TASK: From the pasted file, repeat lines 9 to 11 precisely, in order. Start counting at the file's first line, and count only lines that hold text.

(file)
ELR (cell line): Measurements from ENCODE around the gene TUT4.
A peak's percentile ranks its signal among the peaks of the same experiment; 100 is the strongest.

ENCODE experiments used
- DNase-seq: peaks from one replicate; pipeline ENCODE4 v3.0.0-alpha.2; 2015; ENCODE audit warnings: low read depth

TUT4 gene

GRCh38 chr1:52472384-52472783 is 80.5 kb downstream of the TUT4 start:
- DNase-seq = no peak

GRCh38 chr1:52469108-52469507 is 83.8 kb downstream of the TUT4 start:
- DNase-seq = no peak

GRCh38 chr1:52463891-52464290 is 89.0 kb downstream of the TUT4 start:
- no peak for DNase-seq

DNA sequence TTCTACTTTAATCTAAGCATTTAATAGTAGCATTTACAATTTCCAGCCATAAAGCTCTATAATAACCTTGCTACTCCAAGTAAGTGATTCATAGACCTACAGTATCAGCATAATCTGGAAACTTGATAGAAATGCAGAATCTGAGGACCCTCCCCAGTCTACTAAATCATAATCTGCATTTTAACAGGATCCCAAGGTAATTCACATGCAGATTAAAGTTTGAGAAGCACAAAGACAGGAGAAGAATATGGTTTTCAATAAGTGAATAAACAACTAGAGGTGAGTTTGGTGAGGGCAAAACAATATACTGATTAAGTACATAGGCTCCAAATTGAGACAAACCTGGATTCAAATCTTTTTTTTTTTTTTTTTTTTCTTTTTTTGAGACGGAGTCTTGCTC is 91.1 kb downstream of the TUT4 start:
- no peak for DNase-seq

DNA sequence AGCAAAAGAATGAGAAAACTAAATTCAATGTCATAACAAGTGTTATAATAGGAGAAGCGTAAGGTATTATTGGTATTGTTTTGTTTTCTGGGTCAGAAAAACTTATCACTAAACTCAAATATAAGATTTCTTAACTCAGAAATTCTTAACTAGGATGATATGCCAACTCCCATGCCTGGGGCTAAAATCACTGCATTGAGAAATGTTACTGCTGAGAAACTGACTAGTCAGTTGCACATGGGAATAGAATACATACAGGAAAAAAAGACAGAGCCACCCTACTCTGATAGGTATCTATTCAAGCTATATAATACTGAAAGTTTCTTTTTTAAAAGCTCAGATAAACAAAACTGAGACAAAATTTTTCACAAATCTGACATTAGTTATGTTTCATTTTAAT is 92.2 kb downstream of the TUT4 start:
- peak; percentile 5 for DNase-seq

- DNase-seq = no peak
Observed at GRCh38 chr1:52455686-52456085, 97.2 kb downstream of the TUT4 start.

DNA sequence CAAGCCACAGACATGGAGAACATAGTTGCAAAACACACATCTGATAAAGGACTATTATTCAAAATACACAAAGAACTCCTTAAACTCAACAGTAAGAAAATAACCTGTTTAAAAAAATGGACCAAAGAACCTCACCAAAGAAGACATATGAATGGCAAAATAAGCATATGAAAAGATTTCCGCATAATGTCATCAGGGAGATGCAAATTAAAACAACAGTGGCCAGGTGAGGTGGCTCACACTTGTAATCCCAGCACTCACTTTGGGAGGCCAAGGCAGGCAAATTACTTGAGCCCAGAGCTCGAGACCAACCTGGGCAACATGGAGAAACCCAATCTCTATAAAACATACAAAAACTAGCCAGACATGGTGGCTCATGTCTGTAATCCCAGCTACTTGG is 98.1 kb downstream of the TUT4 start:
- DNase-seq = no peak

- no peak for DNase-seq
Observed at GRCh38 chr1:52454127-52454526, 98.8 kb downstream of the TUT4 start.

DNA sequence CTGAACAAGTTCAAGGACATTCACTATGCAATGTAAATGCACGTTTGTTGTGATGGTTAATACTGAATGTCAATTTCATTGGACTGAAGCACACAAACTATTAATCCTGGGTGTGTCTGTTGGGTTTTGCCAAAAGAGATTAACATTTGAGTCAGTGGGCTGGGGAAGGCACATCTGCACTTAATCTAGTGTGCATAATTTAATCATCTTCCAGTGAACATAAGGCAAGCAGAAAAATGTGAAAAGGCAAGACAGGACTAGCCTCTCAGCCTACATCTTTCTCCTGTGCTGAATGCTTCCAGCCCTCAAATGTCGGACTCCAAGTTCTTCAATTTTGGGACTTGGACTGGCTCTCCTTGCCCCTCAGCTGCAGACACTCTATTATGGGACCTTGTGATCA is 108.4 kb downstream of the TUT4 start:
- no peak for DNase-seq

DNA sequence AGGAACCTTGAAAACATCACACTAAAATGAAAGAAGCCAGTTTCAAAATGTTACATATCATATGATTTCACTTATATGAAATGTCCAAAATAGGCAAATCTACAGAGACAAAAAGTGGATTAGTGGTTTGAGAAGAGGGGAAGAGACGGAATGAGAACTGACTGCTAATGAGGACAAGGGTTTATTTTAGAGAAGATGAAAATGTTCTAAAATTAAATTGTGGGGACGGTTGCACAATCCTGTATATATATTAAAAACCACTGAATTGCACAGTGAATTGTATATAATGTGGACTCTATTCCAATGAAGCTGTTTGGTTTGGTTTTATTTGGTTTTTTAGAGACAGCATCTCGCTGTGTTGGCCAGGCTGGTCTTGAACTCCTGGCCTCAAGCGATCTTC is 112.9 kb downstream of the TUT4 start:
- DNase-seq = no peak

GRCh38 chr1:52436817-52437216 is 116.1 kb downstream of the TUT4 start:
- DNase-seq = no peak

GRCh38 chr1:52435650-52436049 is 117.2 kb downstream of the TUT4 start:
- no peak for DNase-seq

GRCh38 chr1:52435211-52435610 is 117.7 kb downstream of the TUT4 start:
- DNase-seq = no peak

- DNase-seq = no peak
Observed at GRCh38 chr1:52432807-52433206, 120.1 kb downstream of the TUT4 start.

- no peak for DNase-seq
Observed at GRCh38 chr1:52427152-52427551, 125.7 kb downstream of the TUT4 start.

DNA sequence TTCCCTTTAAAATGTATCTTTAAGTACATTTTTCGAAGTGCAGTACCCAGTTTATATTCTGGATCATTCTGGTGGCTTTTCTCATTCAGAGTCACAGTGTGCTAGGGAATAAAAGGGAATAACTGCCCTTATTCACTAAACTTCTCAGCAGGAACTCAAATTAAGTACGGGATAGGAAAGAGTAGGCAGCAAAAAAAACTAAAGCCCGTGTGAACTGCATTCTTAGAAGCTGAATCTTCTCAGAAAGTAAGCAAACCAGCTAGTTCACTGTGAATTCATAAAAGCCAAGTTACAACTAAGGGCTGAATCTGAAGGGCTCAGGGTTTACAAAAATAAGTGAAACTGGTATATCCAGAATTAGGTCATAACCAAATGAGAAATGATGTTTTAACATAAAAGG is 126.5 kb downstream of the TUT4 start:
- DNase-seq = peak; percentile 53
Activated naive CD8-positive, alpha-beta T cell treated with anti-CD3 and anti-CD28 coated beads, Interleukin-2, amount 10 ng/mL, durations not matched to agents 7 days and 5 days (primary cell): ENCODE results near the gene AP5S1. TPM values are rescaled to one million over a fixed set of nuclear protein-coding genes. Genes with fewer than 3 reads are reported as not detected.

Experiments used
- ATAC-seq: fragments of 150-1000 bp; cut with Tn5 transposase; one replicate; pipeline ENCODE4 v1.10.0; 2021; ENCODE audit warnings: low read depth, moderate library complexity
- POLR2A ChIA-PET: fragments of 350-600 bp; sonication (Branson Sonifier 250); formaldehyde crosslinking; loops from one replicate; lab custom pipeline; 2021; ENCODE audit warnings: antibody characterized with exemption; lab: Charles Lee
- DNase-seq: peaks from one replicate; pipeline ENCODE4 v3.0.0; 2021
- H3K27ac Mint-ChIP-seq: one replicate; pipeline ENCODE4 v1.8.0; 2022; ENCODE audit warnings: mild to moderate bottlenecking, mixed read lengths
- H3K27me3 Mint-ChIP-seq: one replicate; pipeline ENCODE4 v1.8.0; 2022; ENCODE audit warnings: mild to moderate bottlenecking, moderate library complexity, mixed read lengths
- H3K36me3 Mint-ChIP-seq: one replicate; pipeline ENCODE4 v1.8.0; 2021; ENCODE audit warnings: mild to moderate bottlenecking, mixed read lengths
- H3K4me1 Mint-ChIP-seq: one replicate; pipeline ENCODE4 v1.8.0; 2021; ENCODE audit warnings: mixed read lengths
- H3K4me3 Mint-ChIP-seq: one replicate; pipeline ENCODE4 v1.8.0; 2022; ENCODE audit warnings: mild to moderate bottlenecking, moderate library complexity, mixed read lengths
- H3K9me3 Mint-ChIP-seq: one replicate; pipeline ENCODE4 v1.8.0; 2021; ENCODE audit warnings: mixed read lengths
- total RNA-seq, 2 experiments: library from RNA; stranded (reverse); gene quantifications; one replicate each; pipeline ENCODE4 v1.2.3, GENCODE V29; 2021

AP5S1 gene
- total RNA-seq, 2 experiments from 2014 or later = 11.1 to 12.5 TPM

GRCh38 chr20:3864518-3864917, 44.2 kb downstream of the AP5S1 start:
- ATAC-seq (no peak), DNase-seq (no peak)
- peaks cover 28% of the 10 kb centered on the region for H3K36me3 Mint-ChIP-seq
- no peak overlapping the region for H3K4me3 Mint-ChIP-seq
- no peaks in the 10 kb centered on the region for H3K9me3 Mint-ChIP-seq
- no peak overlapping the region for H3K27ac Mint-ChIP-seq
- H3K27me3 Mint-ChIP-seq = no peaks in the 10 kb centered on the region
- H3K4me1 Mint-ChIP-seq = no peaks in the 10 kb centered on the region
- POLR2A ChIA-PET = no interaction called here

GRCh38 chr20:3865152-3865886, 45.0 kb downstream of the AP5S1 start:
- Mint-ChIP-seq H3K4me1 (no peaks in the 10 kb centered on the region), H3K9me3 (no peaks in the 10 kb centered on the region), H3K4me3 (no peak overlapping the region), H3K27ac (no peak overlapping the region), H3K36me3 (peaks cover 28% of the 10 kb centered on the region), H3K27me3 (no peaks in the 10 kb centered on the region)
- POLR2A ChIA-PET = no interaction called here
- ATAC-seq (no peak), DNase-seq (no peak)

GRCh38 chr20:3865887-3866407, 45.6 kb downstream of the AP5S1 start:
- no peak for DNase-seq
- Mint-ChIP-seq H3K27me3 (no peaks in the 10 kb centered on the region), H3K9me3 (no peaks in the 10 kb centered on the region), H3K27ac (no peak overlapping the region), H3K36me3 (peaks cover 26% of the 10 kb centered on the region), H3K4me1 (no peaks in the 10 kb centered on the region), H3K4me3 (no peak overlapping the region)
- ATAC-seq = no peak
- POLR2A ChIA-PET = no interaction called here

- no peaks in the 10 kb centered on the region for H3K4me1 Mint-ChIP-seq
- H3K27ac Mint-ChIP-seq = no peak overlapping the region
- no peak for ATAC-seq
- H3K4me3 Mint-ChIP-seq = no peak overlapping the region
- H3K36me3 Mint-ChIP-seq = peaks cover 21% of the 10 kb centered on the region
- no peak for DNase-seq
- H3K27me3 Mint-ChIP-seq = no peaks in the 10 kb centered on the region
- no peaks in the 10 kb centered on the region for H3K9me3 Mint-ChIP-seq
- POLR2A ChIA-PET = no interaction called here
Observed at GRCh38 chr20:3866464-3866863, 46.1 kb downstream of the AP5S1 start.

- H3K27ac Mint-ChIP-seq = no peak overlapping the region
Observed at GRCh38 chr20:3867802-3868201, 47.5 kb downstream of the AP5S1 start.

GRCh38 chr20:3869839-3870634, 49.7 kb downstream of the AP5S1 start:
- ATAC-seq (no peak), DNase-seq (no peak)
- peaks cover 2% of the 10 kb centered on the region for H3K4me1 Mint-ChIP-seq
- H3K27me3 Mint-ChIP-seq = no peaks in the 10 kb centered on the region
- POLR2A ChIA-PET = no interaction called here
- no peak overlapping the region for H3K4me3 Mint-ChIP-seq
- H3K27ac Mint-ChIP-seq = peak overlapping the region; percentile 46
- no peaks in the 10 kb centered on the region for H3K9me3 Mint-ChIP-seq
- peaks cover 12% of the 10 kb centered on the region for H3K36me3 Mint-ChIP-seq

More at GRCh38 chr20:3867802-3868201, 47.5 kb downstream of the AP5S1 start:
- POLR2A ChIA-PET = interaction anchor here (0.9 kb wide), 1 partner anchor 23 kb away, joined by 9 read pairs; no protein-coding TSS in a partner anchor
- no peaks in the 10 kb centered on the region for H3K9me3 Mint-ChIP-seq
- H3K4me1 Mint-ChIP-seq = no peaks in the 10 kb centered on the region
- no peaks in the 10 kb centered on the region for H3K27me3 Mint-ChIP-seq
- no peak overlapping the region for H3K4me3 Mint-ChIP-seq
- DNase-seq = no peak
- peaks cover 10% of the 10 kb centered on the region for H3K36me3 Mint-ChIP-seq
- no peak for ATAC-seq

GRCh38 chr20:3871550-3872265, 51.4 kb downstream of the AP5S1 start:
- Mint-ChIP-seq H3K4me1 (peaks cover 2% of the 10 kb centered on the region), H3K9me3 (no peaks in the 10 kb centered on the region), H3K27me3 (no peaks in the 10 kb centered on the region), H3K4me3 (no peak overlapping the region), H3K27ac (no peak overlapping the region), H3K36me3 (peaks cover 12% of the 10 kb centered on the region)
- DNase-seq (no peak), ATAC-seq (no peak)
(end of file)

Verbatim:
- DNase-seq = no peak

GRCh38 chr1:52463891-52464290 is 89.0 kb downstream of the TUT4 start:
- no peak for DNase-seq